It seems at this point one could then say that for the Samaritans in Acts 8, the order of events occurred in reverse. However, this would be misleading, since while the regeneration of the Holy Spirit and water-baptism are distinct in both act and therefore potentially within time, they nevertheless necessarily occur in that order. Therefore, the Lutheran is still left with explaining why Philip has baptized Samaritans who evidently expressed saving faith (only possible through the prior regenerating work of the Holy Spirit) when their 'receiving' the Holy Spirit comes some time later.

Two other methods could used to explain this apparent contradiction in the Lutheran ordo salutis. The Reformed perspective also seems to fit best with the first.

(1) Verse 16 makes clear that something was different about their baptism, as opposed to the type of baptism commanded by Jesus in Matthew 28:19-20. Instead of the Trinitarian formula being used, in the NIV "they had simply been baptized in the name of the Lord Jesus."

This is almost an unparalleled occurrence, and for Reformed theologians, this anomaly by itself seems sufficient to explain why the Spirit comes in an anomalous manner. For them, the book of Acts is "the transition in redemptive history" in which the Gospel is transformed from a Jewish to a global religion. For them, the geographical regions singled out in Acts 1:8 mark barriers that the Spirit must anomalously cross.

...the Spirit baptisms Luke records in Acts conform to this geographic spread of the gospel...

Lutherans too, seem to see this passage as an anomaly which is intended to emphasize the barrier crossing act which was occurring. That is why a writer from "Luther Seminary" says:

...Acts 8:14-17 is probably an invitation to cross-cultural discipleship models. Considering the long history of hostility between Jews and Samaritans, the delay of the Holy Spirit is indeed a literary device meant to summon believers to recognize the role of the Spirit in opening worship doors to all people...

If the reader remembers the words of John the Baptist, the difference between the Baptism's he performed and those Jesus would usher in was the presence of the Holy Spirit and Fire. Therefore, this point would explain Acts 8 as being literar-illy and/or redmto-historically anomalous meant to highlight the Holy Spirit's consent to boundary crossing of the the Gospel from Jewish message to global proclamation.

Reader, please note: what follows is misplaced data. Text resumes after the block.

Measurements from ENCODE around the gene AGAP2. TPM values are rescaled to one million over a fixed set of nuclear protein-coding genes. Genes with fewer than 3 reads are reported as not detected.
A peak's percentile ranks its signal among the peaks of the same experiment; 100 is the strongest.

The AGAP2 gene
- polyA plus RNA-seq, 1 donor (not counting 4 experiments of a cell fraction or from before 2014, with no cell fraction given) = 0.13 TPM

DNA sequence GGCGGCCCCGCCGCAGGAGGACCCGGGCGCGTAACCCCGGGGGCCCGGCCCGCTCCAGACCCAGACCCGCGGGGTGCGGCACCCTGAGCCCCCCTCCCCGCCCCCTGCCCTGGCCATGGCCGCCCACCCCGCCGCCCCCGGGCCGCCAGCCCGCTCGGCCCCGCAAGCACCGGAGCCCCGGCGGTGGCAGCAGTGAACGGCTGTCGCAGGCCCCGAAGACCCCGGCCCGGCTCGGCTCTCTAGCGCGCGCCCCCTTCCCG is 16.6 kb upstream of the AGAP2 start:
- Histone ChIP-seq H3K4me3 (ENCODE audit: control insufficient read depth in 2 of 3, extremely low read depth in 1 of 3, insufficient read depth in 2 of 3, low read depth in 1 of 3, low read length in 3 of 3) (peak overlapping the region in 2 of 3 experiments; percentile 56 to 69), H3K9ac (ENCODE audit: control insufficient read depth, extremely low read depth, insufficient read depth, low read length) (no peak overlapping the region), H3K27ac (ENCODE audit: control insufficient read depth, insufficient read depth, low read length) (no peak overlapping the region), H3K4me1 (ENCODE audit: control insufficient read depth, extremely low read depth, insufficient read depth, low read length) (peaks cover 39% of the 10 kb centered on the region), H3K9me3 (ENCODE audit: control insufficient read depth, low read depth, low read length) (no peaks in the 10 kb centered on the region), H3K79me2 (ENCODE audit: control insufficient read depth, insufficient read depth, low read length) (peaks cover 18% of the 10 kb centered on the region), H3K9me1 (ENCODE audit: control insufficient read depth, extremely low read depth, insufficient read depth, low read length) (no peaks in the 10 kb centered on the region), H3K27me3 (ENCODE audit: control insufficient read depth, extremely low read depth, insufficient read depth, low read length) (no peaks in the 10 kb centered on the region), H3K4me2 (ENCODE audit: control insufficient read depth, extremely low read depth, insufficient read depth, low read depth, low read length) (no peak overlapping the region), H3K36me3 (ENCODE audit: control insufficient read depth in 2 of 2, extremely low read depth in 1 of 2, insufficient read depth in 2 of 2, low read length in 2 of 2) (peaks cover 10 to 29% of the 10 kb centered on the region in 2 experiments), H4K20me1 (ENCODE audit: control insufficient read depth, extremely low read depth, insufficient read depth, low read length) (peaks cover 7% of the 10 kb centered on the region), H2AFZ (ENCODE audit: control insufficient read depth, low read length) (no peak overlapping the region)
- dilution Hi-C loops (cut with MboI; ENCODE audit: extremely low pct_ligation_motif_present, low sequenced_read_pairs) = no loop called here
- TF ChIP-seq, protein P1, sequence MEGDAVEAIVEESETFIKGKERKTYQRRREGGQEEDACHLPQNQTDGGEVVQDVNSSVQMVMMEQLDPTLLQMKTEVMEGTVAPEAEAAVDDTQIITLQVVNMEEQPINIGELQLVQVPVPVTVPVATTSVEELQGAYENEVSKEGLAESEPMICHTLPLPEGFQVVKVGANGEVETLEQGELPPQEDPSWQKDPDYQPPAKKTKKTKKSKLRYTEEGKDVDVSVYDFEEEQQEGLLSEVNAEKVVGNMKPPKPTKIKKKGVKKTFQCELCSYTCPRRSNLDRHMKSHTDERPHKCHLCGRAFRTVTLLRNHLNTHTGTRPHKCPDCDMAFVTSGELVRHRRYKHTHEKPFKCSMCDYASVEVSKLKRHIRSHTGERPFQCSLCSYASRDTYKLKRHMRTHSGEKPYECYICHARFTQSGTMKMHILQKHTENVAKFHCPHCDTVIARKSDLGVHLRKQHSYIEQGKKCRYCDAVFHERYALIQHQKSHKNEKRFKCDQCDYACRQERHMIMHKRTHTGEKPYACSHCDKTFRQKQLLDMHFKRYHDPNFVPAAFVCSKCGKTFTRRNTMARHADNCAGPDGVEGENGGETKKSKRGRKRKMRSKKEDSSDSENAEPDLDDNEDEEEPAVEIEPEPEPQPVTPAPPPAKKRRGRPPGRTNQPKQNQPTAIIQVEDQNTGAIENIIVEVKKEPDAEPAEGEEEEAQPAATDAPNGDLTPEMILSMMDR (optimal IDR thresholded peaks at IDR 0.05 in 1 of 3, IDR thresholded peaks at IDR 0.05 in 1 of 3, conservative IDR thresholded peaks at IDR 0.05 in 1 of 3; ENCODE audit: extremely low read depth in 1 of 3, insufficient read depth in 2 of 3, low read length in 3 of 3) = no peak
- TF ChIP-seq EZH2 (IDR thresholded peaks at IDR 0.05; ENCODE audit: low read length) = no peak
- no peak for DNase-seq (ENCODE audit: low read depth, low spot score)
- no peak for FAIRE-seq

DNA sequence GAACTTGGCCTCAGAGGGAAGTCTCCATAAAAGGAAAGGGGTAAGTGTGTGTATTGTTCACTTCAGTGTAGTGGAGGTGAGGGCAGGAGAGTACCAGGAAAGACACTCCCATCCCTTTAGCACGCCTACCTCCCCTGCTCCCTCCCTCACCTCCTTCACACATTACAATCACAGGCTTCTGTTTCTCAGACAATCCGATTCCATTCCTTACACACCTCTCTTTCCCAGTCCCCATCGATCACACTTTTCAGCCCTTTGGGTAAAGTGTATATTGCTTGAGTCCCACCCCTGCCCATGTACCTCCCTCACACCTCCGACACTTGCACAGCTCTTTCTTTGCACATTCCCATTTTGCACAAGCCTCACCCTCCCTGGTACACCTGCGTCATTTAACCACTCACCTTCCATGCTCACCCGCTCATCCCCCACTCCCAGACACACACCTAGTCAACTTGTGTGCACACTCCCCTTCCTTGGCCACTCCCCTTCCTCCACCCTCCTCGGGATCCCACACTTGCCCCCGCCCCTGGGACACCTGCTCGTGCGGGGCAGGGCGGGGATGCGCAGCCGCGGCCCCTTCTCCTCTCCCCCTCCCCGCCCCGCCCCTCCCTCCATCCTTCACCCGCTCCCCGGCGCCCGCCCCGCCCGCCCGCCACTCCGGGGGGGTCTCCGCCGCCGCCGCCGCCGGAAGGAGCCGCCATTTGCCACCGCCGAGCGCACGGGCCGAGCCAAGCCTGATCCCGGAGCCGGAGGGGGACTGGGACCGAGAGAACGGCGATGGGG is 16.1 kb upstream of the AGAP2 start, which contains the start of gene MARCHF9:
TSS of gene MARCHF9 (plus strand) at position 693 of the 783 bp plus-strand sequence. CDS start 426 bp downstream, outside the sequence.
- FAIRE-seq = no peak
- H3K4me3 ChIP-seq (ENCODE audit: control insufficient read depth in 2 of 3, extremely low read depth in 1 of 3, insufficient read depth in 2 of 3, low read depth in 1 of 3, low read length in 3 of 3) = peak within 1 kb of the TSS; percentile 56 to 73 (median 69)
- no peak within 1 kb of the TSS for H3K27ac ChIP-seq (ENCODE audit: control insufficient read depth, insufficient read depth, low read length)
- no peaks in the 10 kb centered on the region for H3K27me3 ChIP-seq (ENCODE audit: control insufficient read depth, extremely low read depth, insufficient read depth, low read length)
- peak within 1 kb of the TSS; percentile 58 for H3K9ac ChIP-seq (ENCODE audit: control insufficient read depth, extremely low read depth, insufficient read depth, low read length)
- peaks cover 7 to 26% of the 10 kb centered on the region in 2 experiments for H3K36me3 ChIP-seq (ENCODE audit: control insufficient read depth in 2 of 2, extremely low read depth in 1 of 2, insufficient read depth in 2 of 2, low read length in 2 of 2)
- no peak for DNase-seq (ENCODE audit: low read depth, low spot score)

(2) However, another perspective of this passage, and similar passages, is possible from the Lutheran perspective. This also happens to be a perspective more amenable to the Pentecostal interpretation, since it essentially distinguishes between the (a) regenerating work of the Spirit which produces faith and enables water-baptism, and (b) being 'filled with the Spirit' in the form of power for service. This is not exactly the view espoused by some Lutherans, but in an address to the Reformation Lutheran Church one Pastor wrote in reference to several passages in Acts that there seem to be "special outpourings of the Spirit" where specific persons are "given a special measure of the Holy Spirit in order to bring about their service to the Lord."

This still considers such 'filling' to be unique to Acts, and so would explain incidents like those occurring in Acts 8 as being reserved to the Apostolic age (a period during which the original 12 apostles still lived and ministered). Furthermore, the author doesn't seem to apply this generally, but instead to specific persons with specific tasks within the Church, but it opens up the possibility of explaining Acts 8:16 as being a referencing to a sort of 'filling' (Reformed churches are cessationist and Lutherans seem to be de facto cessationist) of the Spirit, distinct from the regenerating work which must precede the baptism of adults.

So, in answer to your question, there are potentially two ways of understanding Acts 8:16 from a Lutheran/Reformed perspective, although the first - that it is a literary and part of a redemptive-historical anomaly - seems to be more canon. As a non-cessationist closer to the holiness side of Protestantism than the magisterial (Lutheran, Anglican, Reformed), I personally prefer to second.